Five Great Books You May Have Missed in September
Including Megan Gail Coles, Anja Kampmann, and More
Each month I have to make hard choices for this column. I comb through hundreds of titles and usually wind up with 40 to 50 worthy contenders, which I then have to whittle down to just five books to read and champion.
I may have mentioned all of that before, but I mention it again this month because, by the time I’ve done this again, we’ll have been through a presidential election—and the choice there is not hard. We all know what to do. Please get out and vote so that we can continue to live in a society where as many books are published as possible. Even if I’m preaching to the choir, I hope my plea makes what we sing together strong, stronger, strongest. See you on the other side.
Megan Gail Coles, Small Game Hunting at the Local Coward Gun Club
(House of Anansi Press)
Given these times, seems like as good a title as any to start: Small Game Hunting at the Local Coward Gun Club has won awards and accolades in Canada, and many more US readers deserve to know about this new novel from Newfoundland (slogan: “Not just The Shipping News any more!”). It’s the dead of winter in downtown St. John’s, and inside The Hazel restaurant the season affects everyone whether they have a disorder, or not. Outside, on the very cold street, a woman named Olive watches the staff and locals. “Mondays are for quitting everything. Again. Except when it storms on Monday. Then quitting everything is pushed to Tuesday.” The author, an established playwright, uses her knowledge of drama to great effect in her first novel, pushing and prodding the characters on their small stage inside themselves, between each other, and into the larger world, until Olive and one of the other women come to a place where neither can lie anymore. The author, whose ancestry is “English, Irish, and M’ikmaq,” provides a story so direct and painful that her dedication reading “This might hurt a little. Be brave.” should be heeded.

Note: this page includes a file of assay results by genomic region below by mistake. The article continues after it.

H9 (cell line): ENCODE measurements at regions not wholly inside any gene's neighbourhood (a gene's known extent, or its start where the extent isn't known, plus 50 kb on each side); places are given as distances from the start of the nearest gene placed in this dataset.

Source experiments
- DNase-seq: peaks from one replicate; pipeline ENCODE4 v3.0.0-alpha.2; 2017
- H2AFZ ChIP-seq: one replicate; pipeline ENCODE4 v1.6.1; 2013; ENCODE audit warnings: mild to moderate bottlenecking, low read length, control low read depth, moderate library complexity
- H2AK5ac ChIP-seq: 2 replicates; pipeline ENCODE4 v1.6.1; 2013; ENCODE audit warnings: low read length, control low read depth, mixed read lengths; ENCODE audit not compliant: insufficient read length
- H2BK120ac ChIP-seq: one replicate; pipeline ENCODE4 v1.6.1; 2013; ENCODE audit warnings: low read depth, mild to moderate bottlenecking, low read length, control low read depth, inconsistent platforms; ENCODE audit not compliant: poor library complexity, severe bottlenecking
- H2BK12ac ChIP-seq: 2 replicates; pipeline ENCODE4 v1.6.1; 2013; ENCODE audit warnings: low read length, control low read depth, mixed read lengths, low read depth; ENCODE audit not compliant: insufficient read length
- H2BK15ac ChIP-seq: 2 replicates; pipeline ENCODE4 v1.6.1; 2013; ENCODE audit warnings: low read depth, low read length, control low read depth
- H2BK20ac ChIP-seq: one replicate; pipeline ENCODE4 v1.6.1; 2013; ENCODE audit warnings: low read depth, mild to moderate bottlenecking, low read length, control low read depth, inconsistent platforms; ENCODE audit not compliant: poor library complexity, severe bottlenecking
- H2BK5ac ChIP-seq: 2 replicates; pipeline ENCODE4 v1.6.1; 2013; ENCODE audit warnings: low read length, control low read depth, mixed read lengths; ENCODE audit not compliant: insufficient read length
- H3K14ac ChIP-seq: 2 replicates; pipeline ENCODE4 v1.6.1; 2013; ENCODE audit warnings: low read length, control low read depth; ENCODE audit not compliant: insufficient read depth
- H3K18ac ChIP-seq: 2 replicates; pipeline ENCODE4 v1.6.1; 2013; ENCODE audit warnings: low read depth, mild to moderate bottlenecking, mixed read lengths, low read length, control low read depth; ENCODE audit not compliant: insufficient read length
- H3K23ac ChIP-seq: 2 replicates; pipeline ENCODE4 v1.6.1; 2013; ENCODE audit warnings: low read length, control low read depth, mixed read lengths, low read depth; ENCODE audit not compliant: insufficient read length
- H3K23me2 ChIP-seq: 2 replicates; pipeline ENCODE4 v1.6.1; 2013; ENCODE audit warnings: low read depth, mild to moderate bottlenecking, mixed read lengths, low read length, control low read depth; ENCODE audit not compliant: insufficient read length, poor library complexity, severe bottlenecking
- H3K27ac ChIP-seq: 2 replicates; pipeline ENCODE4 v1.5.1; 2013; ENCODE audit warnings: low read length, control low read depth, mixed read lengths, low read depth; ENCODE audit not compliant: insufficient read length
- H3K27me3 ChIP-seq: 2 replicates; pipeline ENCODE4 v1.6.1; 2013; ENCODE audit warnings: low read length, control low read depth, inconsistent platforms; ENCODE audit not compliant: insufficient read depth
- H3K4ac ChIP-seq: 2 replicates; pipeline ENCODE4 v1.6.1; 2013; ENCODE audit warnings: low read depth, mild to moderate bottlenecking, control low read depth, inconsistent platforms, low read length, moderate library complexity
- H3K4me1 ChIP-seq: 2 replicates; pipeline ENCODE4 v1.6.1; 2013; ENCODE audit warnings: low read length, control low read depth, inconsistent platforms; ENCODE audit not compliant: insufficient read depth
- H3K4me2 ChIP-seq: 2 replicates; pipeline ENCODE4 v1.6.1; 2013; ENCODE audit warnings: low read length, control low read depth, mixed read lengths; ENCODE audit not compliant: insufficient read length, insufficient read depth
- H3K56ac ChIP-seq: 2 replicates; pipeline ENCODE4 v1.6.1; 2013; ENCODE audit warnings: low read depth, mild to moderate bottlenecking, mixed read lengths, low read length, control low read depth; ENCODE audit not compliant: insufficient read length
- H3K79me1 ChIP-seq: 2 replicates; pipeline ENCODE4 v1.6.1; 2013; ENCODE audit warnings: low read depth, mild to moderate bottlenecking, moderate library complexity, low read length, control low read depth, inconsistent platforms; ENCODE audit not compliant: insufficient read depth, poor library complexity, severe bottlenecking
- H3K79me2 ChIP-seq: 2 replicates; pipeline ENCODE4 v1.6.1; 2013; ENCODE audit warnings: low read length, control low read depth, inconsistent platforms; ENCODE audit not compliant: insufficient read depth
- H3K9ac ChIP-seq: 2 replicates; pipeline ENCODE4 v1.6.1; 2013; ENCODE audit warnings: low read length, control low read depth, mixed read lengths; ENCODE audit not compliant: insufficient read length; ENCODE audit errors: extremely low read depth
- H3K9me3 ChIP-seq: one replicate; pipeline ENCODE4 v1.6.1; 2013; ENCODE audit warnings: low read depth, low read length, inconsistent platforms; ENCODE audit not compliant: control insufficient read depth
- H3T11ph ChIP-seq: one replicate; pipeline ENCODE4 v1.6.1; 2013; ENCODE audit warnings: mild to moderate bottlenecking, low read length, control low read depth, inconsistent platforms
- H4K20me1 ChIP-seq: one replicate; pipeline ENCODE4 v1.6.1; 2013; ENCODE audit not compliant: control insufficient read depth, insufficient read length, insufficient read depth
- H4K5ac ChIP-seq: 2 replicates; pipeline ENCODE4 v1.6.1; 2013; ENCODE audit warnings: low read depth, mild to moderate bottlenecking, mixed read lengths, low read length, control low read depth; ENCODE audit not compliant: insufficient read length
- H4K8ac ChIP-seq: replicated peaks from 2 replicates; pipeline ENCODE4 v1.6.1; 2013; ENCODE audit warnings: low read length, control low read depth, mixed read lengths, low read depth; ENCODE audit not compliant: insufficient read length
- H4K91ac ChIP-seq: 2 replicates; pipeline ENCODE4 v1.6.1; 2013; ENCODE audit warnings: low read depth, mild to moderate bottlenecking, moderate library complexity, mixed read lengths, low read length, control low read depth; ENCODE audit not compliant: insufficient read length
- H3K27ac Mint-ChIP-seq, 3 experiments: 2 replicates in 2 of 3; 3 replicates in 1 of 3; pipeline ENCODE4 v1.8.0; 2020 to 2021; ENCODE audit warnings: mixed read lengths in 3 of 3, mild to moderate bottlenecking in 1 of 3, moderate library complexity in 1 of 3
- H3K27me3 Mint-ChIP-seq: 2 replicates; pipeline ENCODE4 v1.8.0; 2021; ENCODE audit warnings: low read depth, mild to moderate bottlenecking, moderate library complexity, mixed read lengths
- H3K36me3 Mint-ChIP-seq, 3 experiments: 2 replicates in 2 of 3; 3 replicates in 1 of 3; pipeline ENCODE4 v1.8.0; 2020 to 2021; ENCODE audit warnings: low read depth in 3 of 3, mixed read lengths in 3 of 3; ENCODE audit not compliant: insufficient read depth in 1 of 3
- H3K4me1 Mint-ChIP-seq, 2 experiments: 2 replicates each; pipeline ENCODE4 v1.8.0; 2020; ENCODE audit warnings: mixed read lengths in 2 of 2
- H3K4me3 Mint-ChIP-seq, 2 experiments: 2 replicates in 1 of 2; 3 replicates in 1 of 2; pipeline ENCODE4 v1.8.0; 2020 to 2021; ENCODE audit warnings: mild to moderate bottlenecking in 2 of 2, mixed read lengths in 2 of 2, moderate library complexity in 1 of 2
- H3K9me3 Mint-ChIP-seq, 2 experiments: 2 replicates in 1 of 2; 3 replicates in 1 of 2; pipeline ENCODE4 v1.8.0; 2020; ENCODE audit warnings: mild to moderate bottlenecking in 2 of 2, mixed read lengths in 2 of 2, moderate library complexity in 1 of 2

Linda Kass, A Ritchie Boy
(She Writes Press)
Linda Kass’s A Ritchie Boy is one of the rare World War II novels that actually illuminates an aspect of that war most people haven’t already heard about. The Ritchie Boys were a troop of young men recruited by the US military to work as interrogators of German prisoners and counterintelligence operatives—and about 14 percent of them, because of their language ability, were Jews of German origin or ancestry. The “Ritchie Boys” were named after Camp Ritchie, Maryland, where they were trained. One of them was J.D. Salinger. Kass, whose father Ernest Stern was a Ritchie Boy, uses interconnected stories from different perspectives to follow her character Eli Stoff as he emigrates with his parents from 1938 Austria, to his enlistment five years later in the US military, on to his work in Europe, then in peacetime. The novel’s structure offers a portrait of a time as well as of a man caught up in its turmoil.
Anja Kampmann (trans. by Anne Posten), High as the Waters Rise